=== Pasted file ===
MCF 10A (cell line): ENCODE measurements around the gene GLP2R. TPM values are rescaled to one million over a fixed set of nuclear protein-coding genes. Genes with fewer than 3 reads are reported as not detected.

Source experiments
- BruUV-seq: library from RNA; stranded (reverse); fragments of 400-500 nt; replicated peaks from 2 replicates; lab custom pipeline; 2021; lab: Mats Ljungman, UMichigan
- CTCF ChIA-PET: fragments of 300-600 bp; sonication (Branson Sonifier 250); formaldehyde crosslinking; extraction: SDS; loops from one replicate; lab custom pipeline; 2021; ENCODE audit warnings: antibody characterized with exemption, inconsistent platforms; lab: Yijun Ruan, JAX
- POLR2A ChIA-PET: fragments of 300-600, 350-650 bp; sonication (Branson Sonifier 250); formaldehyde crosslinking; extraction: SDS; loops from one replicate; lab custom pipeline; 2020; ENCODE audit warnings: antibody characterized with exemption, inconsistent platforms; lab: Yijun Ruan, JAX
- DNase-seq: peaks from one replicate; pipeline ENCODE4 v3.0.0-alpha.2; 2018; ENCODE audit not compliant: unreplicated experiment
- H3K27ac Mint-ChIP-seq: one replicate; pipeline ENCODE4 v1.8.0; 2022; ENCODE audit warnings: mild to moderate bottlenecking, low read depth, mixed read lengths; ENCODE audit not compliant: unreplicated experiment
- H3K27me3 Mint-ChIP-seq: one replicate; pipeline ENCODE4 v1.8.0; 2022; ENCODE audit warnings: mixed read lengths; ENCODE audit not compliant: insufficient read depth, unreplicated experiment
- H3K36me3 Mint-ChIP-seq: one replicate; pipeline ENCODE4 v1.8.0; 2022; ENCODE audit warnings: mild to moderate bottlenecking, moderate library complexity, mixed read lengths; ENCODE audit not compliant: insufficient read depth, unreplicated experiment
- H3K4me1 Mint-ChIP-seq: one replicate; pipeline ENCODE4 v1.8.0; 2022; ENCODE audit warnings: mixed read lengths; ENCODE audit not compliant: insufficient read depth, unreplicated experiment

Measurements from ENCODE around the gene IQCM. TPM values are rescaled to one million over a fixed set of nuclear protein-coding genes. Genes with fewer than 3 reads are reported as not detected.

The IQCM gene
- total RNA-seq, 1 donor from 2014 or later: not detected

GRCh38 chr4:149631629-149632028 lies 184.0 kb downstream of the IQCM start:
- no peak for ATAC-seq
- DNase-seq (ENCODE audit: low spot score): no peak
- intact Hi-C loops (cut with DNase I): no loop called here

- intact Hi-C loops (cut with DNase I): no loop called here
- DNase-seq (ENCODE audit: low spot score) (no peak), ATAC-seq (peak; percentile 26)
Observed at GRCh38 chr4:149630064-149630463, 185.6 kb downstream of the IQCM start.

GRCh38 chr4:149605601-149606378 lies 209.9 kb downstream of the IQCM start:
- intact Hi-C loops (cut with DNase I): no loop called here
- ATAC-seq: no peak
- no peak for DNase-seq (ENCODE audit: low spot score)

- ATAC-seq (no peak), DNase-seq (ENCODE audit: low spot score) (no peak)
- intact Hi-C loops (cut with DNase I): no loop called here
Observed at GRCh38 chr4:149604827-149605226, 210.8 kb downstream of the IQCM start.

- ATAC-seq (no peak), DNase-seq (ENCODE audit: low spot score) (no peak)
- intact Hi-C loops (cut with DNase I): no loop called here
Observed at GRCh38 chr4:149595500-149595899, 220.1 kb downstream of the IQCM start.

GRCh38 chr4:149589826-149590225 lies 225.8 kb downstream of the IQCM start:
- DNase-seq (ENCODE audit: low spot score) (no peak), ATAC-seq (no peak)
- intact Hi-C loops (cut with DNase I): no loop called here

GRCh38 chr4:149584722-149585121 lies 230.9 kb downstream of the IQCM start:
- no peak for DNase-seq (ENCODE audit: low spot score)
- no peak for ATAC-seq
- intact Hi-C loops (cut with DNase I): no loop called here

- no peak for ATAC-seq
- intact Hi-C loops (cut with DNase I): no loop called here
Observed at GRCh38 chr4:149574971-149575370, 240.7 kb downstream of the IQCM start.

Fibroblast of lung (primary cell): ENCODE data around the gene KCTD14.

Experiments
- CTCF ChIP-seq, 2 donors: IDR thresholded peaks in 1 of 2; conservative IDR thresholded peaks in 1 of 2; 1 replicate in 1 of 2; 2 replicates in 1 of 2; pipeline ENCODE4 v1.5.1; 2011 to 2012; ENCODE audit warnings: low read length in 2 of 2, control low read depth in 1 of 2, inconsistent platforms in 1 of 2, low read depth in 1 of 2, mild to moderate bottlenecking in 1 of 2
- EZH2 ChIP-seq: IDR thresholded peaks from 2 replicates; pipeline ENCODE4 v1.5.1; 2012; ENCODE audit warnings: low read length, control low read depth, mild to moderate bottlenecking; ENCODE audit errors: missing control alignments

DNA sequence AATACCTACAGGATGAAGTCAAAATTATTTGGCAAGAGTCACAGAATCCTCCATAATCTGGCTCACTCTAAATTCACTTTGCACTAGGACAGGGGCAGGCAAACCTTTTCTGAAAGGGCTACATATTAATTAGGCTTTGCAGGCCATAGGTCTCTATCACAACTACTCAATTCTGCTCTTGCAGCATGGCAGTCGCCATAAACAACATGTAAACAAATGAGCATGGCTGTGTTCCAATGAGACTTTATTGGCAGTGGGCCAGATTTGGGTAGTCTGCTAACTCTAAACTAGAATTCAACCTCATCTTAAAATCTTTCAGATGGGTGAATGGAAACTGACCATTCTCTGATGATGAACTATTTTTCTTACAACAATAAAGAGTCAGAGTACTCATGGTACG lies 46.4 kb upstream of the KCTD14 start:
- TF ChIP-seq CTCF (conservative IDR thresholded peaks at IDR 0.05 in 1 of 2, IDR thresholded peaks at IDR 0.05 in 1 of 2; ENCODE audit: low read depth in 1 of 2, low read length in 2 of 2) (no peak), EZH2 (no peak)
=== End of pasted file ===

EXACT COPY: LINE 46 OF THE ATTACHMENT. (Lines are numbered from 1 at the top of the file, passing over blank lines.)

- TF ChIP-seq CTCF (conservative IDR thresholded peaks at IDR 0.05 in 1 of 2, IDR thresholded peaks at IDR 0.05 in 1 of 2; ENCODE audit: low read depth in 1 of 2, low read length in 2 of 2) (no peak), EZH2 (no peak)